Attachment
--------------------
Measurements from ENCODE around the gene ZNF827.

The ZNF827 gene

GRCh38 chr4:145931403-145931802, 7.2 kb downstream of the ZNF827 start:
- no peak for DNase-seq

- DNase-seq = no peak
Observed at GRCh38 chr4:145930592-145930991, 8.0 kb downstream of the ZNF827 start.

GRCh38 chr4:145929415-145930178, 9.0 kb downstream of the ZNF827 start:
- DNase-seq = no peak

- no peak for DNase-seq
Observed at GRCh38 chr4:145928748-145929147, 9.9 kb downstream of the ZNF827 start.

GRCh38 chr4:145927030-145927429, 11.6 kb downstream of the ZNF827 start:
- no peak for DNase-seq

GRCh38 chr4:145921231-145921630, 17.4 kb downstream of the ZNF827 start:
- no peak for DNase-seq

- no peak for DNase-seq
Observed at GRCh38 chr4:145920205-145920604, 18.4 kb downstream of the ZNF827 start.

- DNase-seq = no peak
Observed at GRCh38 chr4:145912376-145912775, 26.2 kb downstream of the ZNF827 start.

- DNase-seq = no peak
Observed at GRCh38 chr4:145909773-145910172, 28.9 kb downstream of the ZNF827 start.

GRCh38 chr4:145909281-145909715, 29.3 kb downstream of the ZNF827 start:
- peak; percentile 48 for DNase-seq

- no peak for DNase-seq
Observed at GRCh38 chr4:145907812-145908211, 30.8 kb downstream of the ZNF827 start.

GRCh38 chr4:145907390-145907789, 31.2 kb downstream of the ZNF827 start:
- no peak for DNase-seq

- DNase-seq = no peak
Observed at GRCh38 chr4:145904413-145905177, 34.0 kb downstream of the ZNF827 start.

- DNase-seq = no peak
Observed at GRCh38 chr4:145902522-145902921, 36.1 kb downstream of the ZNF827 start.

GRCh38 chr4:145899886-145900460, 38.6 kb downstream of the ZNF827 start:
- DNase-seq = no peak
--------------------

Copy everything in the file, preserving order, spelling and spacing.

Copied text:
Measurements from ENCODE around the gene ZNF827.

The ZNF827 gene

GRCh38 chr4:145931403-145931802, 7.2 kb downstream of the ZNF827 start:
- no peak for DNase-seq

- DNase-seq = no peak
Observed at GRCh38 chr4:145930592-145930991, 8.0 kb downstream of the ZNF827 start.

GRCh38 chr4:145929415-145930178, 9.0 kb downstream of the ZNF827 start:
- DNase-seq = no peak

- no peak for DNase-seq
Observed at GRCh38 chr4:145928748-145929147, 9.9 kb downstream of the ZNF827 start.

GRCh38 chr4:145927030-145927429, 11.6 kb downstream of the ZNF827 start:
- no peak for DNase-seq

GRCh38 chr4:145921231-145921630, 17.4 kb downstream of the ZNF827 start:
- no peak for DNase-seq

- no peak for DNase-seq
Observed at GRCh38 chr4:145920205-145920604, 18.4 kb downstream of the ZNF827 start.

- DNase-seq = no peak
Observed at GRCh38 chr4:145912376-145912775, 26.2 kb downstream of the ZNF827 start.

- DNase-seq = no peak
Observed at GRCh38 chr4:145909773-145910172, 28.9 kb downstream of the ZNF827 start.

GRCh38 chr4:145909281-145909715, 29.3 kb downstream of the ZNF827 start:
- peak; percentile 48 for DNase-seq

- no peak for DNase-seq
Observed at GRCh38 chr4:145907812-145908211, 30.8 kb downstream of the ZNF827 start.

GRCh38 chr4:145907390-145907789, 31.2 kb downstream of the ZNF827 start:
- no peak for DNase-seq

- DNase-seq = no peak
Observed at GRCh38 chr4:145904413-145905177, 34.0 kb downstream of the ZNF827 start.

- DNase-seq = no peak
Observed at GRCh38 chr4:145902522-145902921, 36.1 kb downstream of the ZNF827 start.

GRCh38 chr4:145899886-145900460, 38.6 kb downstream of the ZNF827 start:
- DNase-seq = no peak